Video at http://vimeo.com/12896264
Narrative and slide show from high speed rail seminar by Wendell Cox at the Heritage Foundation in Washington (DC) on 25 June 2010.
The presentation covered genuine high speed rail (over 150 mph) and slower speed rail (top speeds of 79 or 110 mph)
HSR Passengers and Congestion (Air and Highway)
HSR Environment (especially greenhouse gas emissions)
HSR Costs and Subsidies
HSR Jobs and Economic Impacts
Slower Speed Rail
Russian government seeks urban decentralization, suburban home ownership.http://www.newgeography.com/content/001639-aspiring-the-russian-dream
This is an April 2009 presentation by Wendell Cox, visiting professor at the Conservatoire National des Arts et Metiers in Paris in a conference at the Palais du Luxembourg (Senat) in Paris.
The presentation notes that there is a need to consider sustainability in more than one dimension. Failure to do so is likely to result in a failure to achieve sustainability (especially with respect to reducing greenhouse gas emissions ). It is proposed that there are four dimensions of sustainability:
(1) Environmental – This is the dimension nearly exclusively discussed.
(2) Financial: Financial sustainability relates to the use of strategies for reducing GHG emissions that are cost effective and within reasonable limits (generally, the IPCC indicates a cost per ton of GHG reduced of $20-$50US as being sufficient to achieve necessary objectives.
(3) Economic: Economic sustainability involves the use of strategies for reducing GHG emissions that do not interfere unnecessarily with economic growth and the reduction of poverty.
(4) Political: Political sustainability involves strategies that are acceptable to the public.
It is argued that without the last three dimensions of sustainability, environmental sustainability is not likely to be achieved. It is further suggested that technological strategies can produce sufficiently robust results in urban areas, without resorting to social engineering.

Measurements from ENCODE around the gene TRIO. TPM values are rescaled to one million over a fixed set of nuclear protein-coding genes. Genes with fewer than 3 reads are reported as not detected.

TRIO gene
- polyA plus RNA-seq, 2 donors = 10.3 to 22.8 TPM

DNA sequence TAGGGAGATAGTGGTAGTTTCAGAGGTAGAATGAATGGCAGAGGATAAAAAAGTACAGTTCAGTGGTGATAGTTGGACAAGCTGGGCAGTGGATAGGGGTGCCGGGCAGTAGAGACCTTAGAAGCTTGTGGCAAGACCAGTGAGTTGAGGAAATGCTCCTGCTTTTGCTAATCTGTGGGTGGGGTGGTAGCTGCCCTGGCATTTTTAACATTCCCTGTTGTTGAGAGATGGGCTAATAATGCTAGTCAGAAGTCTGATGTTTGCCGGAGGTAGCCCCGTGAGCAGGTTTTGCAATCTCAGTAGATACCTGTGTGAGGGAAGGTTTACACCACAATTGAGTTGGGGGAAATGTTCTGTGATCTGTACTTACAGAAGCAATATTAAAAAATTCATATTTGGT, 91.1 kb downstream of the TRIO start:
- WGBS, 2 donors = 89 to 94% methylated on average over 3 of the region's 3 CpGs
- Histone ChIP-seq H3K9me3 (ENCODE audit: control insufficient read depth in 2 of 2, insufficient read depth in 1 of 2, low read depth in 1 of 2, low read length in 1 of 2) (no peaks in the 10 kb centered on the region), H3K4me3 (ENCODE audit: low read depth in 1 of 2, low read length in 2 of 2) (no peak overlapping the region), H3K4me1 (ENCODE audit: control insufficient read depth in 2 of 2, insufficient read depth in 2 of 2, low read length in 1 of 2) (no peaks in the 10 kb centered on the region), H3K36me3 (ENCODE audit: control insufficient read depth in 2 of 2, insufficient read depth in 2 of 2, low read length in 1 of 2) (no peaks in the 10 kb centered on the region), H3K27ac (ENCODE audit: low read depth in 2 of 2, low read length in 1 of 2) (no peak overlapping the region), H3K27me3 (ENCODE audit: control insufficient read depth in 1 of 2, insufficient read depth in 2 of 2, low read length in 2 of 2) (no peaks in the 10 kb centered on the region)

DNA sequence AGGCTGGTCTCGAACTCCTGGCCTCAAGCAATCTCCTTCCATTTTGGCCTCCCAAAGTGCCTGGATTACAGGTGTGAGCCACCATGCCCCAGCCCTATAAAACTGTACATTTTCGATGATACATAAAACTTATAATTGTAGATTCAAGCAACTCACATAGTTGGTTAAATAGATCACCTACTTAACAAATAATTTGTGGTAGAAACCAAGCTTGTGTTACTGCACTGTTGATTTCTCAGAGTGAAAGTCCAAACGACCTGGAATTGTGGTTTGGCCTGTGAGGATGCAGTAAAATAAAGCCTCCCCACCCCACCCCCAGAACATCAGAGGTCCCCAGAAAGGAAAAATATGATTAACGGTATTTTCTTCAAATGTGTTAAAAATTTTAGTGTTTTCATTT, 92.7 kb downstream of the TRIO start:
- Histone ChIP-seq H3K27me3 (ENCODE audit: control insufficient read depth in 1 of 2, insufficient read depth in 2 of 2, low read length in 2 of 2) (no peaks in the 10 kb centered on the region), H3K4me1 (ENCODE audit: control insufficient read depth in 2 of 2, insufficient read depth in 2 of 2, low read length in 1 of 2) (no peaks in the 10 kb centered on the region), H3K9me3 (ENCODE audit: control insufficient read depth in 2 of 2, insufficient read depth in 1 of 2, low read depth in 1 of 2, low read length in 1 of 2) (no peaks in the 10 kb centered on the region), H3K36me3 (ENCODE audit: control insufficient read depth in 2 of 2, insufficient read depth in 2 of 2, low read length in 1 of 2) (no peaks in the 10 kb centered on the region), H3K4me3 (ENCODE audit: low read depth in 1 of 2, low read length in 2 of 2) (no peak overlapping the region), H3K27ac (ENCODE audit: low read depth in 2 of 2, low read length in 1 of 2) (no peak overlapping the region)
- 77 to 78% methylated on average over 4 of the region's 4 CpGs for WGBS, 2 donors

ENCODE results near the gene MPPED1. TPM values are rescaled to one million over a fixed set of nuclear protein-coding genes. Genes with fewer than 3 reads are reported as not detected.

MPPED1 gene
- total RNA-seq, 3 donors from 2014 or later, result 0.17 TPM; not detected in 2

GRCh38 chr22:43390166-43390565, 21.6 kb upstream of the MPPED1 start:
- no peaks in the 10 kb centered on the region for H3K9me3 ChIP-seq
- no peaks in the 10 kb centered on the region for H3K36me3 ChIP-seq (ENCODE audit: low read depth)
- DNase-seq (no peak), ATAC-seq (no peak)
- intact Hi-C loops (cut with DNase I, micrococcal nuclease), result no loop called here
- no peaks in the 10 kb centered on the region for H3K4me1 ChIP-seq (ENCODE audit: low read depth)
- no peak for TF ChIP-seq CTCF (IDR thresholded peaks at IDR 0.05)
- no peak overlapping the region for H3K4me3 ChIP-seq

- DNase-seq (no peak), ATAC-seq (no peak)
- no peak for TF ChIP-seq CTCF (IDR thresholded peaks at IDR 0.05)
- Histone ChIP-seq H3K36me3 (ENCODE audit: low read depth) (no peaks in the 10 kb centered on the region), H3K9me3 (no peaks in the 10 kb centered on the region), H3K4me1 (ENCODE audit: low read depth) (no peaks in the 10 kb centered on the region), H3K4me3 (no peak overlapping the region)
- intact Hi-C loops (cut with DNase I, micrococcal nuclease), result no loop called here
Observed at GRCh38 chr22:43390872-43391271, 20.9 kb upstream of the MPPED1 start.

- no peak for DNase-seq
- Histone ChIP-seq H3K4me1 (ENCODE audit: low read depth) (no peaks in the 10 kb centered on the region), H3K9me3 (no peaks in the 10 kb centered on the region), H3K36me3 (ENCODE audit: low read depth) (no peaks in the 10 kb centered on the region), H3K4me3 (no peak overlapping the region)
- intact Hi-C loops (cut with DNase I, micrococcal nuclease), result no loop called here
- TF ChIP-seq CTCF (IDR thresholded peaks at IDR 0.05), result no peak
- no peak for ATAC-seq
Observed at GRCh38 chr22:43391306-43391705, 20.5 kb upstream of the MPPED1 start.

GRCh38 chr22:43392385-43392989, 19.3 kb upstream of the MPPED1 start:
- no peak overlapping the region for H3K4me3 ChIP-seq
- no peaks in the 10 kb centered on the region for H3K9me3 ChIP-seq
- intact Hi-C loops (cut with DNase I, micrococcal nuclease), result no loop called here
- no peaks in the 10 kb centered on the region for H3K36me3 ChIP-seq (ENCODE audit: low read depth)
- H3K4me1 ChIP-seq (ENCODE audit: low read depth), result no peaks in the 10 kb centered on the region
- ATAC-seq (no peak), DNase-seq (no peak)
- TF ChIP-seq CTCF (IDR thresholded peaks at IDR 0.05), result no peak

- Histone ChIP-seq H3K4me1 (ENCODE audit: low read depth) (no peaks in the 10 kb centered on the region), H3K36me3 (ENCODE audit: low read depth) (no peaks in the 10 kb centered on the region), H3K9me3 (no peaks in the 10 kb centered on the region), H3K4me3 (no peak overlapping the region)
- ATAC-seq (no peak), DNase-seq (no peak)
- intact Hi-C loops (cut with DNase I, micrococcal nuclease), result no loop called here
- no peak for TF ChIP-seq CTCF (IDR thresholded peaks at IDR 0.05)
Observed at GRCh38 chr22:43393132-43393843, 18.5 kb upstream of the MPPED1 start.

Presentation by Wendell Cox to the American Highway Users Alliance Conference in Washington, DC (23 June 2010).
There are proposals to expand the restrictive land use regulations and anti-automobile policies that have been adopted in places like Portland (Oregon), California, Seattle and other areas to the rest of the nation.
These radical land rationing or densification (smart growth) policies would lead to greater traffic congestion, more intense local air pollution and longer travel times by failing to provide sufficient roadway capacity for growing demand. Because of the association between superior mobility (minimized travel times) and economic growth, such policies are also likely to constrain job creation and lead to higher rates of poverty. Finally, the slower, more "stop and go" traffic would increase greenhouse gas emissions (GHG) per mile (because fuel efficiency declines markedly in congestion), which could cancel out any GHG reductions from reduced levels of driving.
In addition, smart growth rationing policies, which contributed so substantially to the housing bubble and subsequent bust would substantially increase the price of housing in more affordable metropolitan areas, such as Atlanta, Indianapolis, Dallas-Fort Worth, Houston and others. In these metropolitan areas, house prices were kept within historic norm, even during the housing bubble, as their more liberal land use regulation permitted sufficient housing to be developed to meet the increased demand from more profligate lending policies.
In 2008, US transit posted its highest ridership since 1950, a development widely noted and celebrated in the media. Ridership had been increasing for about a decade, however, 2008 coincided with the highest gasoline prices in history, which gave transit a boost.
Less reported was the fact that despite higher ridership, transit’s market share (of transit and motor vehicles) has fallen since the 1950s. In 1955, transit’s market share was over 10%. By 2005, transit’s share had dropped to 1.5%, but recovered only to 1.6% in 2008. Transit’s all time peak ridership was in 1945, driven up by World War II and gas rationing. It is thus not surprising that national transit ridership (boardings) declined 3.8% in 2009 as gasoline prices moderated.